So, we know that is the context of Jesus’ command in verse 44. When we are persecuted for the name of Jesus, we need to remember that we are blessed (and how blessed are any Christians who died at UCC yesterday!). When we are mocked, reviled, and slandered, we need to give an answer for the hope that is within us (1 Peter 3:15). We are to remember that we are to bless those who persecute us, repay no one with evil, and know that vengeance is the Lord’s (Romans 12:14-21), who will destroy unrepentant persecutors with everlasting destruction (2 Thessalonians 1:5-11). Unless they repent and believe the Gospel, that will be their fate (and I pray that will not be Mr. Corey’s fate).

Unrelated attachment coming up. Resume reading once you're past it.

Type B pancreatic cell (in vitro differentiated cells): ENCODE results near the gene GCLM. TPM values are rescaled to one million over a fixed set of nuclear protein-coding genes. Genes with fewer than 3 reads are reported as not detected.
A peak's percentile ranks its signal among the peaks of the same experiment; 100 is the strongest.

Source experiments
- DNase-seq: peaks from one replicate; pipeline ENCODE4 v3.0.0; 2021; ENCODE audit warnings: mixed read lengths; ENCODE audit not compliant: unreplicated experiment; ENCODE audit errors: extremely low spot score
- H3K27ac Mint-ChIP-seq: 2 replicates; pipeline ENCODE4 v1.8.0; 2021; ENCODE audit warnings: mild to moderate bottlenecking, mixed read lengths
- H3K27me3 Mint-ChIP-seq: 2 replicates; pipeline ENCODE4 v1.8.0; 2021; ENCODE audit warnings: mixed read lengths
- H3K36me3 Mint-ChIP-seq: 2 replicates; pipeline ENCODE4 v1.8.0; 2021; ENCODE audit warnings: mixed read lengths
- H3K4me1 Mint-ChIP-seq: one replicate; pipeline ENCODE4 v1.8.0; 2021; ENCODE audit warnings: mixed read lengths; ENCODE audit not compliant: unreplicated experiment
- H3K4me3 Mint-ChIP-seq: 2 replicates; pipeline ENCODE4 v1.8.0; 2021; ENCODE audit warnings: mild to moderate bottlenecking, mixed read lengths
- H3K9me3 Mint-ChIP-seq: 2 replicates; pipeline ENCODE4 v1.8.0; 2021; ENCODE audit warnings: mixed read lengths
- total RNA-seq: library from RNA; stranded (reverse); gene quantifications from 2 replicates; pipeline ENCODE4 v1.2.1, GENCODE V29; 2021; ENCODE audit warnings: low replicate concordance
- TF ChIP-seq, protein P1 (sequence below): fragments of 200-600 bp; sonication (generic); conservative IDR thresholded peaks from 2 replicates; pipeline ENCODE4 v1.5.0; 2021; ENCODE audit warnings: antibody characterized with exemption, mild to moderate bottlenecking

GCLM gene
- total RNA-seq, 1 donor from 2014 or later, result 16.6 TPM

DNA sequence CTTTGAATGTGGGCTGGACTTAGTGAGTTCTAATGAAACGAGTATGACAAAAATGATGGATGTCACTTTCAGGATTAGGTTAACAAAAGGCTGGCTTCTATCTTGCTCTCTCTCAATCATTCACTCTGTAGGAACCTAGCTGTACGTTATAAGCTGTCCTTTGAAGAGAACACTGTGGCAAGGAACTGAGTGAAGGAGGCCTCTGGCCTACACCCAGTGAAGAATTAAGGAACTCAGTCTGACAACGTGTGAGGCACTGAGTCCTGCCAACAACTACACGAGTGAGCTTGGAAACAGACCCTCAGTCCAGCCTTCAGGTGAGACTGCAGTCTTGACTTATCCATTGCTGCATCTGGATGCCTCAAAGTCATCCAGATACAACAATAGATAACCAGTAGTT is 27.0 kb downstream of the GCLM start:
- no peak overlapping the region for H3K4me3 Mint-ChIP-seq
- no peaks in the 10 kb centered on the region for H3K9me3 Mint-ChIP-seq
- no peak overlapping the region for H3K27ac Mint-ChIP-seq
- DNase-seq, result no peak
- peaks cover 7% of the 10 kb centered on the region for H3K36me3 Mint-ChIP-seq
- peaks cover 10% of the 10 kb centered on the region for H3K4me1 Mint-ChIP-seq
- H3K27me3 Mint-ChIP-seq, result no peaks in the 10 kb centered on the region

Yet, while we are to bless and pray for our persecutors, that doesn’t mean we throw out the rest of the Bible that tells us to:
Rescue those who are being taken away to death; hold back those who are stumbling to the slaughter. – Proverbs 24:11
Greater love has no one than this, that someone lay down his life for his friends. – John 15:13
And he answered, “You shall love the Lord your God with all your heart and with all your soul and with all your strength and with all your mind, and your neighbor as yourself.” – Luke 10:27
Which of these three, do you think, proved to be a neighbor to the man who fell among the robbers?” He said, “The one who showed him mercy.” And Jesus said to him, “You go, and do likewise.” – Luke 10:26-37